The strategy of the de facto president toward the exterior is not fully defined and instead of progressing is confronting numerous complications. One of these is related to the fact that the de facto president himself as yet seems incapable of bringing coherence and legitimacy to his explanations for his involvement in the coup d’etat, falling into numerous contradictions before the international press. Another is related to the de facto foreign minister (Canciller) who looks at the world like a village and has an inadequate understanding of international relations; finally, the fiasco of calling key ambassadors to come to Tegucigalpa to receive instructions or dismiss them depending on the case, since to date they have only received the unconditional support of the ambassador of Honduras in Washington who confirms with great certainty, without having been in the country, that there was no coup d’etat here [in Honduras], and neither was there a breach of constitutional order, thus supporting the de facto president. Less exposed to public opinion, but following his lead, is the ambassador of Honduras in Brussels, who is the son of the National Commisioner of Human Rights.
B. The National Context
1. Revision of the constitutional order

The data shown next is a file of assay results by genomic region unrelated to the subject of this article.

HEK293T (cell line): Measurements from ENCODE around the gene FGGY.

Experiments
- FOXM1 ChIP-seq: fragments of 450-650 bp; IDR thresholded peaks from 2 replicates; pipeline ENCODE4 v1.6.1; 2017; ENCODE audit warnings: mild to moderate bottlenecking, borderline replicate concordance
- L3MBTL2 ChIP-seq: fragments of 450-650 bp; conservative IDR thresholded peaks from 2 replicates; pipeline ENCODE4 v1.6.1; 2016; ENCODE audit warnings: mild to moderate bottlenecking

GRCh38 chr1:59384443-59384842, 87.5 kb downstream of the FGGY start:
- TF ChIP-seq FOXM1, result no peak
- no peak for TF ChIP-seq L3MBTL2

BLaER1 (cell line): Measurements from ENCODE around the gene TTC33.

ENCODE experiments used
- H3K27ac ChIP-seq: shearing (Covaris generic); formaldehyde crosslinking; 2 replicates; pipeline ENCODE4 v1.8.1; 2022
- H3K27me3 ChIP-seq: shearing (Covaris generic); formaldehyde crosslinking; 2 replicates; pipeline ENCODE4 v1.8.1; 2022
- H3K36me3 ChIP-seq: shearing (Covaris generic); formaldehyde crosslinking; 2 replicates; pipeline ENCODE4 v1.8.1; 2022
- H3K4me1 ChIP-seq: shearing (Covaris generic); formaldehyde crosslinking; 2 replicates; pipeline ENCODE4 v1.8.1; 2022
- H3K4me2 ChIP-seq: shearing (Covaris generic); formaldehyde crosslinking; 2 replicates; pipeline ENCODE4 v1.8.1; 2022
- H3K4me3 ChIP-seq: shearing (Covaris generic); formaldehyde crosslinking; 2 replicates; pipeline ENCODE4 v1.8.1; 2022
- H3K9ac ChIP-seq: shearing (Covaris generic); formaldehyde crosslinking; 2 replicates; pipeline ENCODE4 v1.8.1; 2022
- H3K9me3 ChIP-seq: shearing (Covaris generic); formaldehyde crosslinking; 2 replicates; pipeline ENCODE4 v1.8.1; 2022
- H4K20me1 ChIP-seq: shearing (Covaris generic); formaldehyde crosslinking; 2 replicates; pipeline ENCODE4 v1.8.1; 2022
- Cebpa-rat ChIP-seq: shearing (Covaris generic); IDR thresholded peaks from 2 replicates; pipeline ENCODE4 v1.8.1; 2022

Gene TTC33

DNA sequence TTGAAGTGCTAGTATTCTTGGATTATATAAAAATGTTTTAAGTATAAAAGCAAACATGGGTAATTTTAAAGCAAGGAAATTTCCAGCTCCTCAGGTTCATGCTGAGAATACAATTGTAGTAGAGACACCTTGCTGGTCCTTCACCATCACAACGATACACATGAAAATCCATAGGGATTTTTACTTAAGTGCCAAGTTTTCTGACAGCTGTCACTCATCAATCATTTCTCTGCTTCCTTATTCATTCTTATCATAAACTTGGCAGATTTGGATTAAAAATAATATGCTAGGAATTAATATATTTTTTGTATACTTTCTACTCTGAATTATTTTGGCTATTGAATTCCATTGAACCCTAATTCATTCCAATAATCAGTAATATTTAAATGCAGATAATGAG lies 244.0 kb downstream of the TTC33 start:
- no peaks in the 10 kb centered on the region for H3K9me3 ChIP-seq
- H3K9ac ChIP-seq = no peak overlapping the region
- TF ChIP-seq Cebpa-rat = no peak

The group of the de facto president is having difficulty maintaining that what happened in Honduras on Sunday the 28th was a simple and normal substitution. They cannot explain why they presented a supposed resignation of the constitutional president dated the 25th yet not accepted until the 28th, and much less why an arrest order issued by a court judge was addressed in writing to the Joint Chief of Staff on the 26th, when this is exclusively a police matter, nor can they explain why this order was not channeled legally through the Secretary of Defense. Much less can they explain why the Joint Chief of Staff, in a decision coordinated with the military junta, executed the order to arrest a supposed delinquent, who in addition was their superior and, instead of bringing him to the courts to be tried, burst into his house, brought him against his will to the Air Force and sent him to another country. What is interesting about this case is that when the foreign journalists questioned him about some of these concerns the de facto president claimed he knew nothing about it and sent them to those who ordered and carried out the act, openly alluding to the judge who signed the order and the army official who carried it out or ordered it to be carried out, who was the Joint Chief of Staff.